"Hence, naturally enough, my symbol for Hell is something like the bureaucracy of a police state or the office of a thoroughly nasty business concern." ~~C.S. Lewis
Love won! Deliverance from Tyranny is on the way! Col. 2:13-15

yep; here's the video, at 1:05mark:

he has no idea, but Dr. Ronald Ernest Paul, is the KING of econ 1liner zingers!

no embedding .o/

Ending the IRS: Mike Huckabee vs. Ron Paul
Uploaded on Nov 27, 2007
You decide.

Predictions in due Time...

"Let it not be said that no one cared, that no one objected once it's realized that our liberties and wealth are in jeopardy." - Dr. Ronald Ernest Paul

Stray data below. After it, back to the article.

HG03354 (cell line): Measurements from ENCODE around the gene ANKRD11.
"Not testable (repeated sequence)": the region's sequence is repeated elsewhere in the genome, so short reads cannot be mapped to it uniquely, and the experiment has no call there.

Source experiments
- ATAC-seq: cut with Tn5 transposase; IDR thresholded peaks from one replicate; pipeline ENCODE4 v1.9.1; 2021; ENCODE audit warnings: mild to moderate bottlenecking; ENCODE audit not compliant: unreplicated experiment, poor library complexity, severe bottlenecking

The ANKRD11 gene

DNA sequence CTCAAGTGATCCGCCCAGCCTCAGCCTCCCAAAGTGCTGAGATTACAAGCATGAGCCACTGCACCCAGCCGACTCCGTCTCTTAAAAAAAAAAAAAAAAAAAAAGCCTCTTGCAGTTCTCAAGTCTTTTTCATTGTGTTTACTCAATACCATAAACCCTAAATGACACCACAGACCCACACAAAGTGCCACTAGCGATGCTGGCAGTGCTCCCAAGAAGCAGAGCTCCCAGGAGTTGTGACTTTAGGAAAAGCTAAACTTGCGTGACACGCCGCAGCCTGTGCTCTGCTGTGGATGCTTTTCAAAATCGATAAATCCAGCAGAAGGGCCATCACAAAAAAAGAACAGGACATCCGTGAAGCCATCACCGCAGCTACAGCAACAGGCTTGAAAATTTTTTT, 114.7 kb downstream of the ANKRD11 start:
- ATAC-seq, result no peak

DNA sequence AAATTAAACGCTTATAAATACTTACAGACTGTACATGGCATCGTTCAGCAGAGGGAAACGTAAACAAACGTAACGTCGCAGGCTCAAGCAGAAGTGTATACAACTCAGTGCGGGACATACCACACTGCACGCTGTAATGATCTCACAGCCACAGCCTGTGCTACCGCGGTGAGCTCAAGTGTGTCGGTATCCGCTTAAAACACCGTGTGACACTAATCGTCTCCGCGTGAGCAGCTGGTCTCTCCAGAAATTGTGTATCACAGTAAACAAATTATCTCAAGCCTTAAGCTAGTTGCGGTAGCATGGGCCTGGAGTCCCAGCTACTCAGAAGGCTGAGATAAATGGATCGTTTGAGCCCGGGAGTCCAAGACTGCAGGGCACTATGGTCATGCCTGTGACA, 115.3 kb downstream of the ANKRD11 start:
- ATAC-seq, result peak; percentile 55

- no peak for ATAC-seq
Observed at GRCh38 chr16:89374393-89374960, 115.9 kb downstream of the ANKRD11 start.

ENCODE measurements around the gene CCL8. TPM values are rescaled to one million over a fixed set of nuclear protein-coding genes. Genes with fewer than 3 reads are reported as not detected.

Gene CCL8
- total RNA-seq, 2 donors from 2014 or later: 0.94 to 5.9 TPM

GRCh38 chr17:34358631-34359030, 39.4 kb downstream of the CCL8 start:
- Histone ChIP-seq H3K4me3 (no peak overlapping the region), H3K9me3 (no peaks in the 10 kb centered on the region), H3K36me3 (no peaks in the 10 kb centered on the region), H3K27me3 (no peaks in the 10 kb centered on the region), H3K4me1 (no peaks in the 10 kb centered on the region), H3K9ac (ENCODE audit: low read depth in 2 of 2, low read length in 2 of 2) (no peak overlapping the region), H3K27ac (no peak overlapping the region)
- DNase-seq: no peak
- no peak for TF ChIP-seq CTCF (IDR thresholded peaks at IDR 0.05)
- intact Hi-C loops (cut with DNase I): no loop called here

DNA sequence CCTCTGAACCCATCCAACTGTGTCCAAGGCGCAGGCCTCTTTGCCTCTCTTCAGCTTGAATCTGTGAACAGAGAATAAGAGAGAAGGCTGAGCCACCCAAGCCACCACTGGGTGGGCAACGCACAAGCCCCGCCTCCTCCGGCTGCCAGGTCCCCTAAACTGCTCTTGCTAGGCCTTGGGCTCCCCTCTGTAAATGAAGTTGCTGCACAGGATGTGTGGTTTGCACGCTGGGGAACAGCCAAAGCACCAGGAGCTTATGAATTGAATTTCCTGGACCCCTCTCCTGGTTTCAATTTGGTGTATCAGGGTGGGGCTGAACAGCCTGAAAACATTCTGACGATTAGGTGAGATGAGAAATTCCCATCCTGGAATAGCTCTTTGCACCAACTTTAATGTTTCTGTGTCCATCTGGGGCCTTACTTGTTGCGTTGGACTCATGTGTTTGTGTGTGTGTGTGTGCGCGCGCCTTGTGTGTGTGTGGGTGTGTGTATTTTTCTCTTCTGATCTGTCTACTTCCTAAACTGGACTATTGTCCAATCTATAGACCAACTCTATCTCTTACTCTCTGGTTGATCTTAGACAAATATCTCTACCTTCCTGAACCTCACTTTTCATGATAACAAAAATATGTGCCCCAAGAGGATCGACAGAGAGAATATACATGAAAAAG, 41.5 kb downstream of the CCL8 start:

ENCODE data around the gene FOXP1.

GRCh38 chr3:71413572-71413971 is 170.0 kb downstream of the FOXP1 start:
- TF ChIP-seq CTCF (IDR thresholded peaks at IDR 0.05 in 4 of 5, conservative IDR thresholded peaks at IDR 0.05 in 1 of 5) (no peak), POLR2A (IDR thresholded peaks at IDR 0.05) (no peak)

So, how do you end taxation?

You can't do it like they implemented it; all in one go. However, you can kill it slowly much like the SCOTUS is trying to do to many of our rights. (This is not a constitutional discussion so bear with me)

1) Implement a flat tax that brings in as much or a little more than the current system does. All politicians are happy because it makes people happy and they still have money to waste.

2) Wait for party in power to need votes and suggest a modest cut to taxes. Party in power is happy because they get brownie points and party not in power has to vote for tax cut to avoid getting hammered.

3) Repeat step 2 for many election cycles while making sure the tax never goes back up.

4) In time the income tax will be trivial and effectively eliminated. The last act of good will to be squeezed out of it for political gain will be to eliminate it.